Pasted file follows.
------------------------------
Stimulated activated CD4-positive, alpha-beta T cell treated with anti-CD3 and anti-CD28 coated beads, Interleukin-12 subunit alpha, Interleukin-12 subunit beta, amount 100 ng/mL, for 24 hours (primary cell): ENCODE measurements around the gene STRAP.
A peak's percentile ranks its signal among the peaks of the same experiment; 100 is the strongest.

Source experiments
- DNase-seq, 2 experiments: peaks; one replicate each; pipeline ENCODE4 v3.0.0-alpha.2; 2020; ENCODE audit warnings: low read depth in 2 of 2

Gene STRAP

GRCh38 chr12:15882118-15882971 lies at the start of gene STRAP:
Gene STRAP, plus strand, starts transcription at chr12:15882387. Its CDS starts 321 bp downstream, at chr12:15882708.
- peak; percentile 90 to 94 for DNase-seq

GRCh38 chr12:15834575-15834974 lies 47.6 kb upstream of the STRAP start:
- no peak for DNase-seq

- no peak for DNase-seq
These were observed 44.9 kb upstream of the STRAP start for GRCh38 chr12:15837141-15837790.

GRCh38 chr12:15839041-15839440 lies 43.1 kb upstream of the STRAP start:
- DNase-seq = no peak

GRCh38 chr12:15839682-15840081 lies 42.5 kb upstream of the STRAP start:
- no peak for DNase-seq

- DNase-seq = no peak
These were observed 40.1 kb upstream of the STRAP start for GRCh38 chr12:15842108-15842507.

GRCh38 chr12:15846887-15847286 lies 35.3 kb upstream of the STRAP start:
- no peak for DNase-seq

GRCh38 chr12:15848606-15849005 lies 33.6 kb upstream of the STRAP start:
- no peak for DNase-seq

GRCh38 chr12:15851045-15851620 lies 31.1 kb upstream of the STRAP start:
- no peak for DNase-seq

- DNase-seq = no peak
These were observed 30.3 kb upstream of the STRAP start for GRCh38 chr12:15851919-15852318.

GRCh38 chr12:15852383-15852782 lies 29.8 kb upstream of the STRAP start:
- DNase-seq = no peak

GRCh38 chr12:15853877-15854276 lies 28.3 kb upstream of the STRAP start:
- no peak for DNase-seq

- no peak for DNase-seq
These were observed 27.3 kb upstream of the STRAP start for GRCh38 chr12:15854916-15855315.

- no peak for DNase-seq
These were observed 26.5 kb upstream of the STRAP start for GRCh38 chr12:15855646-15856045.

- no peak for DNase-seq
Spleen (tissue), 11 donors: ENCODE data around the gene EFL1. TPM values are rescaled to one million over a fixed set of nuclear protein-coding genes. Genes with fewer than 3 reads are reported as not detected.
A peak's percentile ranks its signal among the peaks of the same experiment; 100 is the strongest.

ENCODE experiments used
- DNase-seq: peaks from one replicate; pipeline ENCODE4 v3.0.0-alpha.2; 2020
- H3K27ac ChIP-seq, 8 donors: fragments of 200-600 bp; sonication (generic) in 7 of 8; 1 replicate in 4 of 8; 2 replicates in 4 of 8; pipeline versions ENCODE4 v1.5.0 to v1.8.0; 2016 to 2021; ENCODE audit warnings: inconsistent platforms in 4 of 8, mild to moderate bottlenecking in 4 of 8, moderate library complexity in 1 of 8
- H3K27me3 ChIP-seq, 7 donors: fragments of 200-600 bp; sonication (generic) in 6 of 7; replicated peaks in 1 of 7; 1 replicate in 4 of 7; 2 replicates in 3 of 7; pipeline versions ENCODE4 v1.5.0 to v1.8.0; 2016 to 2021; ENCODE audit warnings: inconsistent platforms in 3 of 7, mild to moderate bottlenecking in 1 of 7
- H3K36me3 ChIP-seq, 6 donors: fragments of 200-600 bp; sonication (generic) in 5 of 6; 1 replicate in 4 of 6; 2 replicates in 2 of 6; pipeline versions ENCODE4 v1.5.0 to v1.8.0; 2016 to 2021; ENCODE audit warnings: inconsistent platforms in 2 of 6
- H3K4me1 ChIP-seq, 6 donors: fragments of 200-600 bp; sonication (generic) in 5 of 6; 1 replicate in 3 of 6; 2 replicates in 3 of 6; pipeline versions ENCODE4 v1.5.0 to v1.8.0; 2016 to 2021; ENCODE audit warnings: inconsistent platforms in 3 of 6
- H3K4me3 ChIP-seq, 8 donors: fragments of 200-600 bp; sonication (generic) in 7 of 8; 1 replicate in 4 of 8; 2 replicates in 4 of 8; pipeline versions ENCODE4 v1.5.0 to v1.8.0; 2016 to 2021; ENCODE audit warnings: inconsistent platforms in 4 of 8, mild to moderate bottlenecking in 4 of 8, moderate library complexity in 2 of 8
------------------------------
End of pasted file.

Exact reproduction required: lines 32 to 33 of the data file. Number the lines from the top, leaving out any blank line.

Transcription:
These were observed 27.3 kb upstream of the STRAP start for GRCh38 chr12:15854916-15855315.

- no peak for DNase-seq